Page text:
6 Key Things You Should Know About Windows
Whether you’re building your new house, or replacing windows in your current home, you may be entering the window market severely under-informed. Why not just replace them with exactly the same as you had before? Surely windows aren’t that complicated? Below are the things you should know about windows, before you buy.
Questions like this open you up to being overcharged for an inferior product. Coming up are the absolute basics that you MUST know before signing off from any window supplier.
If you’d like more information about the topics discussed, or would like a free quotation for your home, please contact us via the form or phone 01608 684 607.
1. PVC, Timber or Aluminium-clad Timber
Most windows in the UK are PVC, but that doesn’t necessarily mean that it’s correct for you. Alu-clad timber is becoming increasing popular. A longer life-span, better insulation and nearly zero maintenance makes it an excellent choice.
Unfortunately, if your home is in a conservation area, you may be limited in the material you can use and the exterior colour. Conservation areas often limit to timber-only windows. Be sure to check with your local council if you’re unsure.
2. U Values, Uw Values and Ug Values
This is where some sneaky suppliers can make products appear much better than they actually are.
For example. Say a company claims to have a window with a U value below 1 W/m^2k. Sounds great! But what does it actually mean?
Well, a U value is basically a measure of how well a window is insulated – the higher the number, the worse the window will insulate against the elements. We go into much more detail in another blog post.
Be warned though – a Ug (glass) value is normally much lower than a Uw (overall) value. Be sure to check what a value is referring to if it sounds too good to be true.
3. Triple Glazing – Do you really need it?
There was a brief period of time when triple glazing was “the thing” to have. Nowadays, double glazed units have overtaken old triple-glazed units, and offer more than enough insulation for the vast majority. Modern triple glazing should be reserved for builds where you know that the building will have excellent insulation properties.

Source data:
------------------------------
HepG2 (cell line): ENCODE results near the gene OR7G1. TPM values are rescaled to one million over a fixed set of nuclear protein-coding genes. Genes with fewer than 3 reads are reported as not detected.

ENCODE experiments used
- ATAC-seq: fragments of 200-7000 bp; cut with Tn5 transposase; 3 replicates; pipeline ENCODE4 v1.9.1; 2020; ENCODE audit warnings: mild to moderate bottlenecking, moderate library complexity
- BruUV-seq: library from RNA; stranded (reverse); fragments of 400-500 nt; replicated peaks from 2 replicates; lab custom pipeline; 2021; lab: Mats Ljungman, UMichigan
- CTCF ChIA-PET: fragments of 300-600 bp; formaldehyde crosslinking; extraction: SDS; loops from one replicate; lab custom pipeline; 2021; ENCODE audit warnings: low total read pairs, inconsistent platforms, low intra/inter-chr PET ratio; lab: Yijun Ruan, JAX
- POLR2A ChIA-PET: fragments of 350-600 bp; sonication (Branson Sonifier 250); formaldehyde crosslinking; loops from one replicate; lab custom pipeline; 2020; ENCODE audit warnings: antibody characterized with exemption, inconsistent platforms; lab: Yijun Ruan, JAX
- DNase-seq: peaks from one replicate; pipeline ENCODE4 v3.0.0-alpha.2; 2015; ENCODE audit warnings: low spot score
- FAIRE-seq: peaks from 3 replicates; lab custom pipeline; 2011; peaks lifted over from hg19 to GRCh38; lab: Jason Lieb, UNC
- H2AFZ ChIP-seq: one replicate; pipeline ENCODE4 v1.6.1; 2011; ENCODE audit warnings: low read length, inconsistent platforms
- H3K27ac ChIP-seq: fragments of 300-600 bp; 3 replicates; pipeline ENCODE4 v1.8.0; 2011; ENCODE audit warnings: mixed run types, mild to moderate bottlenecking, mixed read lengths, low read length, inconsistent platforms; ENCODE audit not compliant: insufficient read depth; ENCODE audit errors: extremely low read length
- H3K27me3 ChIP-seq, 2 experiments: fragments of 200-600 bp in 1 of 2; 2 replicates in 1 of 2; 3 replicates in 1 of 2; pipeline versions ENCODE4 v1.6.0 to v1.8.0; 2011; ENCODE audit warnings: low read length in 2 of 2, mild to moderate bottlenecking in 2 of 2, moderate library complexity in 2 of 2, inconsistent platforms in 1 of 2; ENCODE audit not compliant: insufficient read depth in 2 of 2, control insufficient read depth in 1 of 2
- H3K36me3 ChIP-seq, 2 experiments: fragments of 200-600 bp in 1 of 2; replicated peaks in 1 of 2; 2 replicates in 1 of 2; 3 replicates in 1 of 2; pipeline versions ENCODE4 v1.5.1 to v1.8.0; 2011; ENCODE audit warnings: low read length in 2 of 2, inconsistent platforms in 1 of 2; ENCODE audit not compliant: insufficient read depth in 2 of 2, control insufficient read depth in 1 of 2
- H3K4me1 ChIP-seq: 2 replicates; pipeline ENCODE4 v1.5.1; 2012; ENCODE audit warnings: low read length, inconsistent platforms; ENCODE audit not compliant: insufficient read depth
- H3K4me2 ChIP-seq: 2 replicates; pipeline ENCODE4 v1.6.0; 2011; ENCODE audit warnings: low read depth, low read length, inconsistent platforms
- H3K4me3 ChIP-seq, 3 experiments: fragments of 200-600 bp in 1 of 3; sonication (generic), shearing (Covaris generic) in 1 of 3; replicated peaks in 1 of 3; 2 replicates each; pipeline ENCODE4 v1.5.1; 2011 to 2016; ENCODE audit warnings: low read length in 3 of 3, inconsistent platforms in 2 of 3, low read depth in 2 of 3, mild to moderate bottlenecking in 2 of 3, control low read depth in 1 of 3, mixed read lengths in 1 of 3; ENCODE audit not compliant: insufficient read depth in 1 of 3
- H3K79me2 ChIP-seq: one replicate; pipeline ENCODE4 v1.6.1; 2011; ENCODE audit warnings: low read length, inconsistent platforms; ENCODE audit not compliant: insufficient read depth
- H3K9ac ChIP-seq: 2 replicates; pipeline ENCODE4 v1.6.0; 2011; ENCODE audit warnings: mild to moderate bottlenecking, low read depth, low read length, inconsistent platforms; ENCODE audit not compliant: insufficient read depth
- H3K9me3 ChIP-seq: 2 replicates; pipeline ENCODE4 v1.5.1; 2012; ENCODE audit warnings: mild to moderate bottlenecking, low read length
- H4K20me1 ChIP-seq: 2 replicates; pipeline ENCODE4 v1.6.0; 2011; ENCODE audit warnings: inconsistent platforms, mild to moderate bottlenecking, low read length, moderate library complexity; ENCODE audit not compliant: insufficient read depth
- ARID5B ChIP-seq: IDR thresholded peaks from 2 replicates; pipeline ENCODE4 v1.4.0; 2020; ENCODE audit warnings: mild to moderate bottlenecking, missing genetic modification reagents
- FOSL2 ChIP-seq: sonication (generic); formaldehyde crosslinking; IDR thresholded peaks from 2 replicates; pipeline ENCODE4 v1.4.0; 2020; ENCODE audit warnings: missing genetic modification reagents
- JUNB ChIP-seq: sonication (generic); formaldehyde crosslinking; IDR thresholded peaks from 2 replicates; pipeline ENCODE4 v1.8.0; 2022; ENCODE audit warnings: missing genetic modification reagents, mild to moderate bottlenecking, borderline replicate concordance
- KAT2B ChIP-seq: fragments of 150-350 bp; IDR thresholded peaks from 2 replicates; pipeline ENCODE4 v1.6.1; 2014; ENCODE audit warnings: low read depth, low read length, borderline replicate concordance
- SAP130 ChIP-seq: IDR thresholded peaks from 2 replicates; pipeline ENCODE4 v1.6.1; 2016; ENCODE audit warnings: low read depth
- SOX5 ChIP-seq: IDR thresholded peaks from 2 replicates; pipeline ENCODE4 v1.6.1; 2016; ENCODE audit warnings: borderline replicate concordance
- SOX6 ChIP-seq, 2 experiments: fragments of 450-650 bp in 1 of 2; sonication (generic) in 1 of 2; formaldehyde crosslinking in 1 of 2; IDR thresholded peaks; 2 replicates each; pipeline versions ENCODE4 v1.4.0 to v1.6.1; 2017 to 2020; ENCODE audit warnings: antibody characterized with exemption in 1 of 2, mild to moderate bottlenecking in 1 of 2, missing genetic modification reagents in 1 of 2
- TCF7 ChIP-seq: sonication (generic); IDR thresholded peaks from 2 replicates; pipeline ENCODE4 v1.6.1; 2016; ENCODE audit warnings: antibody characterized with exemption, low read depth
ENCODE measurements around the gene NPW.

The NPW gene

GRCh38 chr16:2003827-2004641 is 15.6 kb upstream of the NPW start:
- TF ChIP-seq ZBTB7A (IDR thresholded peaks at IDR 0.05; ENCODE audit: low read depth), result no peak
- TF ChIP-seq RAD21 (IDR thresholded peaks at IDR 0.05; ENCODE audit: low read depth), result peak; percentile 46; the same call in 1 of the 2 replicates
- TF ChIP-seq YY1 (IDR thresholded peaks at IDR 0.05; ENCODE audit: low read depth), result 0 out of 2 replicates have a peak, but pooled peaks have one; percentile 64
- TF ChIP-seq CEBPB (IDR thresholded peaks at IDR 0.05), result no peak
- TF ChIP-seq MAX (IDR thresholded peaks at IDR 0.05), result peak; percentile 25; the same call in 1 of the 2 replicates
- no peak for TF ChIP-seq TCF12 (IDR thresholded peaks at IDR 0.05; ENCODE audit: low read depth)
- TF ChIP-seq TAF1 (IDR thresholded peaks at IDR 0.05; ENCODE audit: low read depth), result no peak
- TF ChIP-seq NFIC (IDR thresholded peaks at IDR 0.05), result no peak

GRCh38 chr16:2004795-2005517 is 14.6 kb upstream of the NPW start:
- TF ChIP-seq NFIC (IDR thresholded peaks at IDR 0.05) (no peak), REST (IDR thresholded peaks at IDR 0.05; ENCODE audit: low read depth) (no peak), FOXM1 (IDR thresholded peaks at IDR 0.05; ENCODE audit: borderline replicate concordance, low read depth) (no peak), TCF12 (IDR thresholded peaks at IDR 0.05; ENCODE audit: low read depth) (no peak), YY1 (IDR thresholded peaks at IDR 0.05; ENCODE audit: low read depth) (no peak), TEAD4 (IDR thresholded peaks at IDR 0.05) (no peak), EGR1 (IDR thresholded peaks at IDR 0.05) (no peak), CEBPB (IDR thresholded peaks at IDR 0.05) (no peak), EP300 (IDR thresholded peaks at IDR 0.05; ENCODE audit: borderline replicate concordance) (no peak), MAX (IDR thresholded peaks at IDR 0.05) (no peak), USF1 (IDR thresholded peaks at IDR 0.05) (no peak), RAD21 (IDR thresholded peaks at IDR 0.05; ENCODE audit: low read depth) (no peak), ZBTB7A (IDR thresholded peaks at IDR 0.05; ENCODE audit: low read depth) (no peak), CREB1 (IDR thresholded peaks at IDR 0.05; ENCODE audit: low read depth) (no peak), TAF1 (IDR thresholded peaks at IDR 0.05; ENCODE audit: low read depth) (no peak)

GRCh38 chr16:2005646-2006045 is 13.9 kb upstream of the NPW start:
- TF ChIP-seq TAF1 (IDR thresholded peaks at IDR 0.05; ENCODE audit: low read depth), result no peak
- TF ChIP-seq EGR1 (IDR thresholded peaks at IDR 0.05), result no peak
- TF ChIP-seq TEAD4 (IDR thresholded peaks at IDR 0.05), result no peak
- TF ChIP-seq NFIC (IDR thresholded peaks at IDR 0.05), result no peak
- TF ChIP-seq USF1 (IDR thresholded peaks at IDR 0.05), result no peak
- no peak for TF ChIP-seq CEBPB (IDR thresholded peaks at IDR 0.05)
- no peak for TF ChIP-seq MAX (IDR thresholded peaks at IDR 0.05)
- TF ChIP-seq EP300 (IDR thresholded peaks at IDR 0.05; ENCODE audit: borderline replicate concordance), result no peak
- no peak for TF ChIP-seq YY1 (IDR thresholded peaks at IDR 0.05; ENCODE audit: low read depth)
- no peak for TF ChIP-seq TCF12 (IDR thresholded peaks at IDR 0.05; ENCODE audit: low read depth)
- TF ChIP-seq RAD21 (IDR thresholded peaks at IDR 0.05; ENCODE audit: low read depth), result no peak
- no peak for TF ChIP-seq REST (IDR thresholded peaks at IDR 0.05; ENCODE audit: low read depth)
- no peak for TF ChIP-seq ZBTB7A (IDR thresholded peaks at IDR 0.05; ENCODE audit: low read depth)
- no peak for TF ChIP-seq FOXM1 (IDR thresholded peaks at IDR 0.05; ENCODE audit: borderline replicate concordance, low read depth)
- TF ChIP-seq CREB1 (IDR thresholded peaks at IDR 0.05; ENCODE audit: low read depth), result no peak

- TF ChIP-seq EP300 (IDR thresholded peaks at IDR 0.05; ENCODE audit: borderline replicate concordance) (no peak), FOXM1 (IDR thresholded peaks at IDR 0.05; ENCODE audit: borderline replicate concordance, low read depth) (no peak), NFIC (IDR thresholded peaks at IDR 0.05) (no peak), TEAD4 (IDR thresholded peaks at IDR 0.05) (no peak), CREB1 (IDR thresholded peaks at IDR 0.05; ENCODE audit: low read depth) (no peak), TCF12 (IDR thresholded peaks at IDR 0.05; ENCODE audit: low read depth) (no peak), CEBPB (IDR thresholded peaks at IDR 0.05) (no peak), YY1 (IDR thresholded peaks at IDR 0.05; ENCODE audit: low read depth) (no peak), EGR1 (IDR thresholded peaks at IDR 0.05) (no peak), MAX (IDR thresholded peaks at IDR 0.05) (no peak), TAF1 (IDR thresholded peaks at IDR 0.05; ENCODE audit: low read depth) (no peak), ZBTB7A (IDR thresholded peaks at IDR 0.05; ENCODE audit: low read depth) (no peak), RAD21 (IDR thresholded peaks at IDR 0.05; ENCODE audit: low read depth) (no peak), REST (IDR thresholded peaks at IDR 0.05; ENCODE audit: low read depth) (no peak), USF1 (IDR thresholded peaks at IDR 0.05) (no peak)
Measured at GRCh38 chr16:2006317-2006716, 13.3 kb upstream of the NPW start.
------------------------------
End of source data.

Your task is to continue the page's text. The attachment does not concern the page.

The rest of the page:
The best way that this has been described to me: there is not point in buying a cheap jacket, with an expensive zip.
4. Side Hung or Side Guided? Other Window Opening Styles are Available…
A simple, yet often unknown difference. Side-hung windows work similarly to a normal door – they pivot at the hinges attached to the frame. In many cases, a friction brake is installed as standard. This allows the window to be locked in an open position without slamming shut in the wind. The hinges are often visible from the outside and they tend to be cheaper than their guided counterpart.
Side-guided windows offer some ease of maintenance where cleaning is concerned. The guide-rails allow you to access the exterior glass from inside the house. This does obviously mean that there is less of a clear opening in the event of a fire.
This is a key part of window basics and knowing what you’re buying. We find that most customers care greatly about this difference when they see the windows in our showroom.
Tilt and turn windows are very popular in Europe and, whilst they are not the norm in the UK, provide a unique and very logical solution. The ability to choose between ventilation or fully opened, the addition of being easy to clean and excellent thermal performance make these units very much worth considering.
5. Are you Curtain Walling?
This moves us beyond window basics, but is still important to consider in the early stages.
Curtain walling, in the window industry, is where a window unit extends from one floor to another. It is a very common feature of modern skyscrapers.
Many suppliers and manufacturers’ products will not be certified for this. And, as a result, will refuse to send a quote that features it.
Make sure that you ask the supplier whether their products are CWCT certified before ordering.
Congratulations! By using all of your new window knowledge, you’ve successfully worked out exactly what you want from your new windows. You’ve done your research, and have ended up with 2 quotes from different companies in front of you. They both look exactly the same. They both feature similar U values and share the same length warranty. So why is one quote so much more expensive…?
Aftersales is an area that many people don’t consider. In an ideal world, the measurements taken are perfect; the estimator interprets the plans and inputs the configuration correctly; the manufacturer reads this information correctly; the delivery arrives without issue and the fitter installs the window with no complications. But what if something does go wrong after the order has been placed?
Make sure that your supplier offers a good aftersales service. There are a worrying amount of suppliers and manufacturers who will not help you with your project once the payment has been made. When looking into this area of window basics, make sure you check out the company’s review page as well as talking to the company directly. A lot can be said for other’s experiences.